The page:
Whether or not someone supports Trump, he was elected, and we need to accept the outcome. If the hiring organization for The Rockettes agreed to perform at Trump's inauguration, the Rockettes need to go.

I can see the reasons why some Rockettes would not want to perform, but then the question becomes, where do we draw the line? Can a Rockette refuse a Sunday performance for religious reasons, even though she signed on to perform on Sundays? Where do the needs of the employer and employee's personal boundaries meet, without sacrificing the values of either?

No, They Should Not Be Required (The Con Stance)

Donald Trump is as polarizing as they come, and if performing at his inauguration makes someone extremely uncomfortable, they should not be subjected to such a thing. If it would negatively impact someone's mental health or long term job satisfaction, it's their manager's responsibility to work out a solution with them. Nobody should be forced to work in an uncomfortable work environment.

Whether you support Mr. Trump or not, he did make misogynistic comments, and today's modern woman should not be forced to stand for, or support that, if she chooses not to. Rockettes are role models for today's youth, and part of that means standing up for what they believe in. While they are part of a group, they are individuals, and they're entitled to their opinions on this polarizing subject.

There are plenty of Rockettes - it's likely many are willing to perform, and there's no need to force those who do not want to.

A Final Thought

Part of the reason this is so tricky for me is a tweet that went out in response to this controversy. Someone commented that a Rockette shouldn't have to dance for Trump, the same way a baker shouldn't have to make a cake for a gay wedding. Before I read that, I was pro-Rockette - you shouldn't have to perform if you're completely against it. But then I saw that tweet, and I don't think it's fair for a baker to deny a cake for a gay couple. So, that's how I ended up torn on this subject. Sometimes the issue is bigger than we are, and this is one of those cases. I don't think I can truly choose a side without being at least somewhat hypocritical.

What do you think about this?

Monday, December 12, 2016

Scipted TV Talk: The Last Man On Earth

While I normally focus on reality TV, The Last Man On Earth left me with so many questions last night that I thought it was worth discussing. If you haven't watched it, this post may contain spoilers.

The Last Man on Earth had a few key elements for last night's (12/11/16) season finale - or maybe it was mid-season finale - but either way, it's over until spring.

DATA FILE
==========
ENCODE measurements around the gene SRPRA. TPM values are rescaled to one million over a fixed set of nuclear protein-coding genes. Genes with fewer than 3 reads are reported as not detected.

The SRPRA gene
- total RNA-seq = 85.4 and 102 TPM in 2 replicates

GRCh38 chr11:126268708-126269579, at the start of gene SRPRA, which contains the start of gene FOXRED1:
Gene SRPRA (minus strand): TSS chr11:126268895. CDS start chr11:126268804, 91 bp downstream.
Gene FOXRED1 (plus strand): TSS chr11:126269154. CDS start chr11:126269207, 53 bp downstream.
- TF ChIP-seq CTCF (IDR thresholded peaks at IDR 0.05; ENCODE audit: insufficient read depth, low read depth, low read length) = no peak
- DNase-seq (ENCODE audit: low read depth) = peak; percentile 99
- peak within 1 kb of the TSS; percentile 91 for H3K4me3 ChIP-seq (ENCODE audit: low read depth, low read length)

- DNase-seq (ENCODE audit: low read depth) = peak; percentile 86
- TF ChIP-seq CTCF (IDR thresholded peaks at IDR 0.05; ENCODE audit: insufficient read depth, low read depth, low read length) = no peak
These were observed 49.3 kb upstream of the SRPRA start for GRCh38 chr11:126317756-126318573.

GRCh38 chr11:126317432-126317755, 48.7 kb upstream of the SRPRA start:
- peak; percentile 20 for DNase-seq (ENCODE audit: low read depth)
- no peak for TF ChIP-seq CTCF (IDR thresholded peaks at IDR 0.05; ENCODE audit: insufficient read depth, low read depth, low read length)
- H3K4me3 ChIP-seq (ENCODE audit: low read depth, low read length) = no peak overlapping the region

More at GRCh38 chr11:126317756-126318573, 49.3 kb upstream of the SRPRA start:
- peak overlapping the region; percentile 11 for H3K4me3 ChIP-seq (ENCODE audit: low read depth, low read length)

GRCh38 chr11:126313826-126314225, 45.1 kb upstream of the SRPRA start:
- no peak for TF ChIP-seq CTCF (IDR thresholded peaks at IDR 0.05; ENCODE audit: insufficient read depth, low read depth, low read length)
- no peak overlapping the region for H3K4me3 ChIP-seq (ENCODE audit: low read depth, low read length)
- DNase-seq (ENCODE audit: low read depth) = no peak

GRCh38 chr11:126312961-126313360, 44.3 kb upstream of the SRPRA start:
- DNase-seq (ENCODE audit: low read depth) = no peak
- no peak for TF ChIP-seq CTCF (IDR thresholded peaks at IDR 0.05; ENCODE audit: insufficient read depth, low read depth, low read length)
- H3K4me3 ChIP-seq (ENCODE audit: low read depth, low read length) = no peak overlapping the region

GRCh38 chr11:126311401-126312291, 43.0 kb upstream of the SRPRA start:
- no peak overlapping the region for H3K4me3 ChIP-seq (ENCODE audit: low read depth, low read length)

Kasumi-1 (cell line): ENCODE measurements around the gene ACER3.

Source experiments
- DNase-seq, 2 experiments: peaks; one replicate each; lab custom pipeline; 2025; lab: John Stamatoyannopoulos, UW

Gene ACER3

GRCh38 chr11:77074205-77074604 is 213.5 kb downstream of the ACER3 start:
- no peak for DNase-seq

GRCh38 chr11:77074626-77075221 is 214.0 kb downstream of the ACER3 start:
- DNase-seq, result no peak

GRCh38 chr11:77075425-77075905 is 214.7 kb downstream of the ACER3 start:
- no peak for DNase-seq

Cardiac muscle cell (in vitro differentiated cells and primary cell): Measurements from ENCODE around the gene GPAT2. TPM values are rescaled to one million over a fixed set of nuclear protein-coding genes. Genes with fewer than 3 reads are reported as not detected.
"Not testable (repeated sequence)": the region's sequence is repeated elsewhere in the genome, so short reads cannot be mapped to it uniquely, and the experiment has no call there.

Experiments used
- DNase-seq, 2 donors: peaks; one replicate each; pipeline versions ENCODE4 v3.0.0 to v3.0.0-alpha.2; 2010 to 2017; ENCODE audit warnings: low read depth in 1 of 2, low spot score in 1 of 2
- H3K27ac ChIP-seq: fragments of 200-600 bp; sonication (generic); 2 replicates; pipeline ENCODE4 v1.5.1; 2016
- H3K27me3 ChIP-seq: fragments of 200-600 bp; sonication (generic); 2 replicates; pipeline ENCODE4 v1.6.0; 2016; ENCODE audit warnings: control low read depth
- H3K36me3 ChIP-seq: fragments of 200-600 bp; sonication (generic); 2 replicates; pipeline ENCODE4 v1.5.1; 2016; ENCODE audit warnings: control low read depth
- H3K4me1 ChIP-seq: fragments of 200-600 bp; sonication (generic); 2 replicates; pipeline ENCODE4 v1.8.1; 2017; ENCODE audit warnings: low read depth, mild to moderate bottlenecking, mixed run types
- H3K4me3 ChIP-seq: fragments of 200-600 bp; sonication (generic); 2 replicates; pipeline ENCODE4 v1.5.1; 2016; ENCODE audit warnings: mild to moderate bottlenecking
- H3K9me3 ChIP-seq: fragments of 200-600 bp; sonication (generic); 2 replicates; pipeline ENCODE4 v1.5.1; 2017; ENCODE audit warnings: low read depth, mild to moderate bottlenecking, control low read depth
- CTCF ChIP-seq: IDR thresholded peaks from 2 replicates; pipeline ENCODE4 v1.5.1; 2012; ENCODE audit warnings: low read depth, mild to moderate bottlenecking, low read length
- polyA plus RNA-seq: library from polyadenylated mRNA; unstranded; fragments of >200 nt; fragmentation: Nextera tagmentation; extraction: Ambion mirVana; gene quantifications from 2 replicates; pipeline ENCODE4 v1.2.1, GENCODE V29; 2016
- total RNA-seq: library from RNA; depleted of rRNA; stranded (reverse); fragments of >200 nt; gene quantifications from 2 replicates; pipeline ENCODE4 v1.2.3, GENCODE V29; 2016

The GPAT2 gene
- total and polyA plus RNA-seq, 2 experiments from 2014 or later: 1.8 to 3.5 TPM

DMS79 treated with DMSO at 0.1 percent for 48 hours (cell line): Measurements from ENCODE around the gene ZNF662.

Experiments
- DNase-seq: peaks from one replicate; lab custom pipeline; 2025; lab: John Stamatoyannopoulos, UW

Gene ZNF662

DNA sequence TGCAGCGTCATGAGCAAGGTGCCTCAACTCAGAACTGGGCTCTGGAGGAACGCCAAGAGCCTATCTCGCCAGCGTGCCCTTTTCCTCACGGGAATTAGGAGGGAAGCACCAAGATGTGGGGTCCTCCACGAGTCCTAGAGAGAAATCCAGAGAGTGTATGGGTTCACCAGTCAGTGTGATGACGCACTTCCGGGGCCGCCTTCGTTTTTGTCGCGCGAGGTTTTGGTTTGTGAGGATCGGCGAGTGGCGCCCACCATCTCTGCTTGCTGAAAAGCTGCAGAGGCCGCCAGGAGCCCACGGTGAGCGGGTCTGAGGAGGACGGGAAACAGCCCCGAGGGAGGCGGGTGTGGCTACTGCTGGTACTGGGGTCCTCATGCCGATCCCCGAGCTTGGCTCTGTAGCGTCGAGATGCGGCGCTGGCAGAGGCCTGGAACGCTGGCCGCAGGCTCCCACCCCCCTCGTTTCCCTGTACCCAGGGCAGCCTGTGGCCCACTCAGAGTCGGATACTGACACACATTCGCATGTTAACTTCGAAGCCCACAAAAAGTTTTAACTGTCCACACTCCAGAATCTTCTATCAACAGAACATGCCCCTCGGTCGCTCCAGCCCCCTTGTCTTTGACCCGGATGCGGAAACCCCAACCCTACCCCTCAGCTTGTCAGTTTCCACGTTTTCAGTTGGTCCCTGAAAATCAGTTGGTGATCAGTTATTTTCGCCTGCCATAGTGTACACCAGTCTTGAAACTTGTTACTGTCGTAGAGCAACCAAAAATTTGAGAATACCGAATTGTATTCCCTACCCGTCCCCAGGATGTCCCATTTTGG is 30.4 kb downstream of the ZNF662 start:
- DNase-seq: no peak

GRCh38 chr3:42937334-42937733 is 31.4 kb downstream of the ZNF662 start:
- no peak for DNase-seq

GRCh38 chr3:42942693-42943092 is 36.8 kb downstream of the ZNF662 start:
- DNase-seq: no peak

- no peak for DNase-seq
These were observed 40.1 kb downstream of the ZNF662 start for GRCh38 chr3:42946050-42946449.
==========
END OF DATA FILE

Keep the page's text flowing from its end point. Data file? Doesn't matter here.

- Nobody was concerned about Gail being missing, in part due to their focus on Melissa's mental illness. At the end of the episode, Gail, who's still stuck in an elevator and hurt from her own accidental gunshot wound, loads her gun and shoots. We don't know if this is one final cry for help or the fatal blow, but we think it was her ending her life out of desperation. What are your thoughts on this? The show likes to keep things open ended so I think we may not have an answer for quite some time.

- Melissa, after disappearing, reappearing and standing menacingly on the edge of a roof, was locked in a room where she could be observed. While this may have been the best option, solitary confinement isn't known as the best treatment for those with mental illnesses, is it? It looks like she'll blame Todd next season for the lockup, even though he was one of the most hesitant to do that.

- Why isn't Carol looking pregnant yet? I am not good at understanding the passage of time in this show, but I feel like it's time for her to start looking the part, at least a little. Is this an indication that maybe the pregnancy isn't as viable as she thought? Is it meant to leave us questioning things? Is it just that time is moving super slowly and she wouldn't be showing yet? And what's going to happen when Erica has her baby, for that matter?

- Earlier in the season, we were left to infer that Tandy's brother Mike died and that Pat, the crazy yacht guy who tried to kill Mike, is still out there somewhere. Are we going to get any closure on these items? I think the answer may be no. This show doesn't seem to like to close open items, probably in an effort to keep us hooked. I mean, there's only so much that can be done with a show without adding extra characters, and that's more difficult in a post-apocalyptic world.

What are your thoughts? What do you think will happen when the show returns?